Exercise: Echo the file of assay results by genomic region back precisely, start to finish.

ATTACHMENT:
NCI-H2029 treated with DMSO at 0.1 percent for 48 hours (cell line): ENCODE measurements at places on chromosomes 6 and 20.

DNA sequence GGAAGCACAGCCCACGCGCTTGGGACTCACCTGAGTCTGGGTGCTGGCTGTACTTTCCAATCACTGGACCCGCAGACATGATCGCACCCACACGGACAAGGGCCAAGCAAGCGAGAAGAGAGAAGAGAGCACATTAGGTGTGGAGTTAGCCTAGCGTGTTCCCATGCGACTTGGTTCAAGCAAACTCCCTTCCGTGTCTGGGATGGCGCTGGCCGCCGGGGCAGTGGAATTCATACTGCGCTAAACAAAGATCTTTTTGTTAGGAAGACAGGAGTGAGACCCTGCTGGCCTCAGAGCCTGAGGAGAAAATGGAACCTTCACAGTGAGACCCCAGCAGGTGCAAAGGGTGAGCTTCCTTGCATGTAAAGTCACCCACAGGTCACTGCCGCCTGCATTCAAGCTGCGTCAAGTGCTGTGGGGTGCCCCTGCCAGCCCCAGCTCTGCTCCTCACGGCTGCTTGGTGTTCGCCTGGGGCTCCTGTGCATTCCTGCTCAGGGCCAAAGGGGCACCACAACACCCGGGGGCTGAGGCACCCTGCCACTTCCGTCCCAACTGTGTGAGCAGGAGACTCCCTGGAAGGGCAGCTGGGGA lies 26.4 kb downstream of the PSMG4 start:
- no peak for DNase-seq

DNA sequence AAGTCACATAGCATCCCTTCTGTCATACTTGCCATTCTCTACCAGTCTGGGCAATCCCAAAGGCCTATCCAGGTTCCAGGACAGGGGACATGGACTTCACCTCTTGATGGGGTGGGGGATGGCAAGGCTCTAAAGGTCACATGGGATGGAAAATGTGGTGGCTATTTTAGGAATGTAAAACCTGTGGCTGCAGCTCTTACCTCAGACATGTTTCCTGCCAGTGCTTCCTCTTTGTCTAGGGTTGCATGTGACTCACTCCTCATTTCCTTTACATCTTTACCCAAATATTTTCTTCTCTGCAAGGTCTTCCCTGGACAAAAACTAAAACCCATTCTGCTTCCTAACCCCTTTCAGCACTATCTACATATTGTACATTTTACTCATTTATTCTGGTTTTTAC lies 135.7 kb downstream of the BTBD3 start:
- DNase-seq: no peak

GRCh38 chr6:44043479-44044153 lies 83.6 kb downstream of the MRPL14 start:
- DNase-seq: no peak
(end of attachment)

NCI-H2029 treated with DMSO at 0.1 percent for 48 hours (cell line): ENCODE measurements at places on chromosomes 6 and 20.

DNA sequence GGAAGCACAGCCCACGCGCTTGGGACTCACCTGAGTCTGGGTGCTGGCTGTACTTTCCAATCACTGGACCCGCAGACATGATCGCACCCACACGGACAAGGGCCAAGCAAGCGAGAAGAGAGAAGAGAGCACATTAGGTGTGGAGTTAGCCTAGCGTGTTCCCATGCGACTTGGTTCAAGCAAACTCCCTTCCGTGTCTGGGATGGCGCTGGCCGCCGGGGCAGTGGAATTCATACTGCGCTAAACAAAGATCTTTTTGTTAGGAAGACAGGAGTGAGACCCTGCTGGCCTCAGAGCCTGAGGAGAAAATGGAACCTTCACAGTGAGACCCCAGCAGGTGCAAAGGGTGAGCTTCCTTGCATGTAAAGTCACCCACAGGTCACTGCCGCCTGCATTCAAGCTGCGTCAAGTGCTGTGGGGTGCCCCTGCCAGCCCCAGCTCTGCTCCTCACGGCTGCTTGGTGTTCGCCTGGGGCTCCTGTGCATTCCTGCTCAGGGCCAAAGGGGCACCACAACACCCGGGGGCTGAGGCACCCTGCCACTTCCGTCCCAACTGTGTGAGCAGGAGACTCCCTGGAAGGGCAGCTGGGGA lies 26.4 kb downstream of the PSMG4 start:
- no peak for DNase-seq

DNA sequence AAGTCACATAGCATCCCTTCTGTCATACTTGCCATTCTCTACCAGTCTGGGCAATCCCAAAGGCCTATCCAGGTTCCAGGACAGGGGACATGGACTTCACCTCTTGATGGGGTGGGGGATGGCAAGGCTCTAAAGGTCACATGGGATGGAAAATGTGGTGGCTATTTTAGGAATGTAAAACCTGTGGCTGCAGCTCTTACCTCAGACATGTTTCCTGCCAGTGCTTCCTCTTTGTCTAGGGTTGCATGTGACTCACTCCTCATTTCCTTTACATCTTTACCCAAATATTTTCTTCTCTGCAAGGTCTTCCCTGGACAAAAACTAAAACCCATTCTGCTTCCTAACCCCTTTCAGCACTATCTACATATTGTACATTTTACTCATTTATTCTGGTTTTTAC lies 135.7 kb downstream of the BTBD3 start:
- DNase-seq: no peak

GRCh38 chr6:44043479-44044153 lies 83.6 kb downstream of the MRPL14 start:
- DNase-seq: no peak